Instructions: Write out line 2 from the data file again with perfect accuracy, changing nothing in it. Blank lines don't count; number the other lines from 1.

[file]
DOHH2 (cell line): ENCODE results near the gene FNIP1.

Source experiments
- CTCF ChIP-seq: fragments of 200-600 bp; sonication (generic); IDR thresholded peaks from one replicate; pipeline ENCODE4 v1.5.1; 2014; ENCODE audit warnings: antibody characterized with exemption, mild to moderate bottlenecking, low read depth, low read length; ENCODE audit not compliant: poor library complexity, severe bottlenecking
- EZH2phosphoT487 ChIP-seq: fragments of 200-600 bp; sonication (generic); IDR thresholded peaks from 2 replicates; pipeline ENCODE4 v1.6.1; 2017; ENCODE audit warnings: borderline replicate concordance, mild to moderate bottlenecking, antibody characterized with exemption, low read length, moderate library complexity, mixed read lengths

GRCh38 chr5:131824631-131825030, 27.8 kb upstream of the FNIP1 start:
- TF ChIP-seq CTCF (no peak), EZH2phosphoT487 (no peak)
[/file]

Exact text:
Source experiments